However, and this is a big “however,”: Saddam absolutely must be tried. He must be tried, judged and sentenced. He was — and likely still is — a horrible man, responsible for the deaths of thousands. If he committed the acts he’s accused of, he deserves the punishment meted out, and whether he was America’s bestest buddy in the region during the 1980s is beside the point. (Remember, he also bought a lot of weapons from the Soviets, sold oil to the Chinese and had the full support of European governments as a bulwark against Iranian expansionism at the same time.)
Which is why he must be tried in an international tribunal. There are two reasons for this, one of them practical. The practical one first: The Iraqis are not really in a position to provide a fair trial. The security situation has led to multiple deaths among the defense team and Saddam’s crimes are too widespread not to affect almost everyone in the country, especially one with such strong tribal ties. A wrong done to a man here is a wrong done to his entire family and community. Because of this, the trial should be moved outside the country and handed over to an international tribunal.
Second, it is precisely that he was supported — or at least not roundly condemned — by so many in the West and around the world that an international tribunal is necessary. Saddam must pay for his crimes, yes, but the governments who supported him in his terror should know that they’re on trial, too. An international tribunal will do that, at least symbolically. And while they won’t suffer the same penalty as Saddam — you can’t hang entire governments very easily — their citizens have a right to know what their governments at least tacitly endorsed in the name of “national interest.” And the vast majority of the people living in democracies must own up to the fact that they didn’t care enough to find out what their governments were up to regarding Saddam.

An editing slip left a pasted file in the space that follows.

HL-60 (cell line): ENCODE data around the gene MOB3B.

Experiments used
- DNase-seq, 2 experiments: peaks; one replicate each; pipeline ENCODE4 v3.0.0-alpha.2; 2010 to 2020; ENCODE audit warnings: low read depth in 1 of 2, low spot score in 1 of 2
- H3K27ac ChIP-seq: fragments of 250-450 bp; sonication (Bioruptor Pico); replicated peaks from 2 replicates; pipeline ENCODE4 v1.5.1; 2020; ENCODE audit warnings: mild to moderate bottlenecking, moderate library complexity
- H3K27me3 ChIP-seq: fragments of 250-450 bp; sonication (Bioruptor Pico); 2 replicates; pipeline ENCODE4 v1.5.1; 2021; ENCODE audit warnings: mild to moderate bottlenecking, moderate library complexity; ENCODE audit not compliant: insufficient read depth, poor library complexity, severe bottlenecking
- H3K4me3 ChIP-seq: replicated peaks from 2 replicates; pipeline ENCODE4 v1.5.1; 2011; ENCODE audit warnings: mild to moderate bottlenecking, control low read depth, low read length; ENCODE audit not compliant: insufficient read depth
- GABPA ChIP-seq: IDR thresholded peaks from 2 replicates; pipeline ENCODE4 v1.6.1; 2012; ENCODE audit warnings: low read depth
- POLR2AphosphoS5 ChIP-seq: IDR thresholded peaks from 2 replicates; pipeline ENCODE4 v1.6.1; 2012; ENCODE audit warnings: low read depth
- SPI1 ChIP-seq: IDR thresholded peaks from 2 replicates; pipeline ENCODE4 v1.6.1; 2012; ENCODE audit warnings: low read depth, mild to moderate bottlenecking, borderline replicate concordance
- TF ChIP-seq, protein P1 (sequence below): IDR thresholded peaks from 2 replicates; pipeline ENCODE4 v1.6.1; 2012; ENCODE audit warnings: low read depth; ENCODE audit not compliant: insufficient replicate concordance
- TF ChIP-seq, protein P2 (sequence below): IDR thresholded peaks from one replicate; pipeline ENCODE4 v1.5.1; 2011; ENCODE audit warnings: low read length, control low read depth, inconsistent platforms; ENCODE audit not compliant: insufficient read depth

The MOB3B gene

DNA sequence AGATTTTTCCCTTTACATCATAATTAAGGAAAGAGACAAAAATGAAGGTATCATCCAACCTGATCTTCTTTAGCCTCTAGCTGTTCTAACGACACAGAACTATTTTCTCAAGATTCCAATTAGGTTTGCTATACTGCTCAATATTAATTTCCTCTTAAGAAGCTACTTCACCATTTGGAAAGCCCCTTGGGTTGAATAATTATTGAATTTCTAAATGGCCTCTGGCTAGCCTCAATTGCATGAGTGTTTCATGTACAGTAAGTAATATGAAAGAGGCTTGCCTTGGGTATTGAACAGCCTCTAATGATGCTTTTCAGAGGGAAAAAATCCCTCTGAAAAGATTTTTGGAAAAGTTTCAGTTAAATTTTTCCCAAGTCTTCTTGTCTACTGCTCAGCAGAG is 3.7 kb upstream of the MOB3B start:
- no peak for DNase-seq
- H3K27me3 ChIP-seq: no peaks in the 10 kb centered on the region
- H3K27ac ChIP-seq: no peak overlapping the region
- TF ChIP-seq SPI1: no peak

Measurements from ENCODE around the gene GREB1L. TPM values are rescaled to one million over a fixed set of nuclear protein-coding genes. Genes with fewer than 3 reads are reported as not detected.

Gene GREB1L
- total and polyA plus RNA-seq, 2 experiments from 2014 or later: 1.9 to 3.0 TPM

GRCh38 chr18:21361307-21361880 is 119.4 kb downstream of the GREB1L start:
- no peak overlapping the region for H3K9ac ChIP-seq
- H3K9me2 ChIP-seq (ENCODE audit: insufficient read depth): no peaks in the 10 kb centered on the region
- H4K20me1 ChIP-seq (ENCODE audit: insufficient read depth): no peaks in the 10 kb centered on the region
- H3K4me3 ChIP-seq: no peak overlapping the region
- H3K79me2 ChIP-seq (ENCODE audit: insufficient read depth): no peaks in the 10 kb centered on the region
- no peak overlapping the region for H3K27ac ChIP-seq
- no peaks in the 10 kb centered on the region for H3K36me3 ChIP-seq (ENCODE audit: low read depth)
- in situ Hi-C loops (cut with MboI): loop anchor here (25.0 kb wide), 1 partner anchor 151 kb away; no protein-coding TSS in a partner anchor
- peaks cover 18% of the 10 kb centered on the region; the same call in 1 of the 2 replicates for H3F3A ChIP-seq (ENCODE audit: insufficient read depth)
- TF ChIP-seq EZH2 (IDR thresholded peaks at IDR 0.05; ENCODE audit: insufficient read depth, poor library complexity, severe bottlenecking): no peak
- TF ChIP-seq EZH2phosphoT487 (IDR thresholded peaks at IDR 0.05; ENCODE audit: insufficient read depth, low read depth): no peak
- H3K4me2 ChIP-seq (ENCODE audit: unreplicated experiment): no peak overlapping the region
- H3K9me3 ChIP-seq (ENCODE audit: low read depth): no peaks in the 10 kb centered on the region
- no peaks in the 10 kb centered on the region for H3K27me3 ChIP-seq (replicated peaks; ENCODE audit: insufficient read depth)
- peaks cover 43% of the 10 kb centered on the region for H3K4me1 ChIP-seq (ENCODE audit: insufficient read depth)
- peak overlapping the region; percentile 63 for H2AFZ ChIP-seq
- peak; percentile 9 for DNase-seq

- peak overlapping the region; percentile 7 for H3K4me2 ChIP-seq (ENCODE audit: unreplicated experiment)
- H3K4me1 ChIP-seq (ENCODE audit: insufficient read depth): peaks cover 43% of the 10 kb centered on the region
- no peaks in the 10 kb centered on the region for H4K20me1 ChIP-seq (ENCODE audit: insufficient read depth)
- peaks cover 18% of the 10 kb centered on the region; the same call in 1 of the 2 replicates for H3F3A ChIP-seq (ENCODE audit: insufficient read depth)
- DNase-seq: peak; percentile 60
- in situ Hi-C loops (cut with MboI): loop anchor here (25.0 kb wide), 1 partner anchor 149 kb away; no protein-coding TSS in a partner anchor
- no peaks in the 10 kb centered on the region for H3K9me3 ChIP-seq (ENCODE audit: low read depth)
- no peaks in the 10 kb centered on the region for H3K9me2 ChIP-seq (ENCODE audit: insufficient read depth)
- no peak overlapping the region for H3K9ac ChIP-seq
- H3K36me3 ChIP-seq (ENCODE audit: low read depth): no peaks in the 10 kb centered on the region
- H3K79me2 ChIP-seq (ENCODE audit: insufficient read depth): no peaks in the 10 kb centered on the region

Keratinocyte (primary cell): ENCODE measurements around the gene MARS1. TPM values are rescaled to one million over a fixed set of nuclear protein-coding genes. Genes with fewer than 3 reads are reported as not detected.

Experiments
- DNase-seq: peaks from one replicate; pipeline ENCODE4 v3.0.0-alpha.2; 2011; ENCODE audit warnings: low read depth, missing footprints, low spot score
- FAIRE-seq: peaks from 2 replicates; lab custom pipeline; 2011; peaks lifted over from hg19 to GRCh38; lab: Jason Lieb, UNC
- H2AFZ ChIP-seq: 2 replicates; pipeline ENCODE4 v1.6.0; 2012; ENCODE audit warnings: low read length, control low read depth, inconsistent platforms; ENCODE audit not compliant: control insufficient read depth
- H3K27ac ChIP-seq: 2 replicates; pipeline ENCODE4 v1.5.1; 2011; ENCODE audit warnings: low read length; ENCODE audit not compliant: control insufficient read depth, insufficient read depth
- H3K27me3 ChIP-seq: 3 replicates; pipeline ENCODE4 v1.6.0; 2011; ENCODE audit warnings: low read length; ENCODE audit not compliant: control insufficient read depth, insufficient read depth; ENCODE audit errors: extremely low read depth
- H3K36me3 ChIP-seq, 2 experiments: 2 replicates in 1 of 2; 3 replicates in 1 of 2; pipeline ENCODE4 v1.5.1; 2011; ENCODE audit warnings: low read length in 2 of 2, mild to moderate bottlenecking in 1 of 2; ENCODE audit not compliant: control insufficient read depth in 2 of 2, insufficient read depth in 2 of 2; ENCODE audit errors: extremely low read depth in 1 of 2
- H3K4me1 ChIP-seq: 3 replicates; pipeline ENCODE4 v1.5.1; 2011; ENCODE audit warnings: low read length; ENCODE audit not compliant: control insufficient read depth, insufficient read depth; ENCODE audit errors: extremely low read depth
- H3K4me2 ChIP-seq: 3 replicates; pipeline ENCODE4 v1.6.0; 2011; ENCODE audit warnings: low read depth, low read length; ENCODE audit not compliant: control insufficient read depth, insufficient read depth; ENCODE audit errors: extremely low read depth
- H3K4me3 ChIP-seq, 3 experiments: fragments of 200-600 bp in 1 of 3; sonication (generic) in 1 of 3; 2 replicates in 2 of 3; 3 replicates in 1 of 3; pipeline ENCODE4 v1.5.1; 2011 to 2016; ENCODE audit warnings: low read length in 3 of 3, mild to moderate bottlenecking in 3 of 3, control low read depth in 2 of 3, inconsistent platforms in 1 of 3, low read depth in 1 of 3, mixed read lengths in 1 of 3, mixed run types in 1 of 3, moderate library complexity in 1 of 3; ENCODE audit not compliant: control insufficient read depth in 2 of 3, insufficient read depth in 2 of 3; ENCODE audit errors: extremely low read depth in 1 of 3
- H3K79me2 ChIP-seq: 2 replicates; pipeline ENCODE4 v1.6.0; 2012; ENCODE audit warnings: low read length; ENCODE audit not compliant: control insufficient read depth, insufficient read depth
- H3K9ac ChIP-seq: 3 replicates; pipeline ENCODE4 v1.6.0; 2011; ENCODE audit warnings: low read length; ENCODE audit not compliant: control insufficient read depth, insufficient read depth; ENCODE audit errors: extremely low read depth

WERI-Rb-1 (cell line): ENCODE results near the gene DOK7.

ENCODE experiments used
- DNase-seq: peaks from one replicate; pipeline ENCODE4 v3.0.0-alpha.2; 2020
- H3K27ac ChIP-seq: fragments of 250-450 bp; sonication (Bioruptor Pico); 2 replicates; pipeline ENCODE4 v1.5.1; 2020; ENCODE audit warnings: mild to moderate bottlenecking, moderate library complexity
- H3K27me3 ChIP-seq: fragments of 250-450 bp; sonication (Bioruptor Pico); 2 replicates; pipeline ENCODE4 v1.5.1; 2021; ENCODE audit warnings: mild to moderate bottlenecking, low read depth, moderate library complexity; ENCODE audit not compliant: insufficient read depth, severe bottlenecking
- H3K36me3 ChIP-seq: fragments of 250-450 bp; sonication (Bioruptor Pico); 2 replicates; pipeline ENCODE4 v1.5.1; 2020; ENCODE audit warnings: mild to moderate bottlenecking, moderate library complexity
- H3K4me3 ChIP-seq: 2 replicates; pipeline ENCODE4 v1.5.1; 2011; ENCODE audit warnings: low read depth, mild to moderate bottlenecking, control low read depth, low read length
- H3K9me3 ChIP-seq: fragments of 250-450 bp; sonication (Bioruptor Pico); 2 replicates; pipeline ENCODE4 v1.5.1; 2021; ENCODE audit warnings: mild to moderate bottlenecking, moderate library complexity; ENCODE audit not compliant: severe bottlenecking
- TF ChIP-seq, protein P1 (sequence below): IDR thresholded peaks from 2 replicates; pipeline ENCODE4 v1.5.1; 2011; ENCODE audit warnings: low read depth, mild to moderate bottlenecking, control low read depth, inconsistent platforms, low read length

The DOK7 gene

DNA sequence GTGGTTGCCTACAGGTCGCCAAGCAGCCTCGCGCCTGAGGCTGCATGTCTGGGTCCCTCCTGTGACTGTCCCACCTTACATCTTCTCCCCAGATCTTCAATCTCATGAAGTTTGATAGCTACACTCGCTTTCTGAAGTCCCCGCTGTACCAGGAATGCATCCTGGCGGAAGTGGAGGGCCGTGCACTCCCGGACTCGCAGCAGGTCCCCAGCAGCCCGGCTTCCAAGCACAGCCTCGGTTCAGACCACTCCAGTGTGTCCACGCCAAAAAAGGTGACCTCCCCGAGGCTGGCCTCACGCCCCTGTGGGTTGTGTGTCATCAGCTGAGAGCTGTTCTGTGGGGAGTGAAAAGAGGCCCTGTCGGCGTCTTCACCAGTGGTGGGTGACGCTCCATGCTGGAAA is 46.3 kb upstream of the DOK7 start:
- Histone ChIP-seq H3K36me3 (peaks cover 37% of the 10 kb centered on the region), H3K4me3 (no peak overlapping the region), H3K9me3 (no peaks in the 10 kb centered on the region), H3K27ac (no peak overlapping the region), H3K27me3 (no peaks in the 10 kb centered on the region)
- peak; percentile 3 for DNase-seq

In an ideal world, governments are those of laws, not of men. In the real world, however, governments are staffed by men (and women) who saw Saddam as less evil than the Ayatollah Khomeini. They exchanged the ideals of freedom and respect for human rights for cheap oil. They sold out the Iraqi people who paid the price.
Big deal? Welcome to realpolitik? Yeah, I know. But if we’re ever to avoid more Iraqs, we have to begin to realize that support for evil in the name of national interest often gets us into wars 20 years down the road. It also gets a lot of people killed. And frankly, why are Iraqi lives worth less than American lives? Why should Iraqis have to suffer under Saddam or endure watching their friends shredded by car bomb blast so that Americans can feel safe from Khomeini or from terrorists? Why should Saudi Arabians suffer a corrupt monarchy so we can enjoy SUVs, for that matter?
Saddam deserves to hang for his crimes, but as citizens of democracies, we are culpable, in part, for what our governments did to help him commit them. And an international trial outside Iraq would be a step in forcing us to facce up to our own transgressions against the ideals enshrined in the U.S. Constitution, the U.N. Charter and the International Declaration of Human Rights. It might also be a step toward owning up to our collective trespasses against the Iraqi people. We owe it to them… and to ourselves.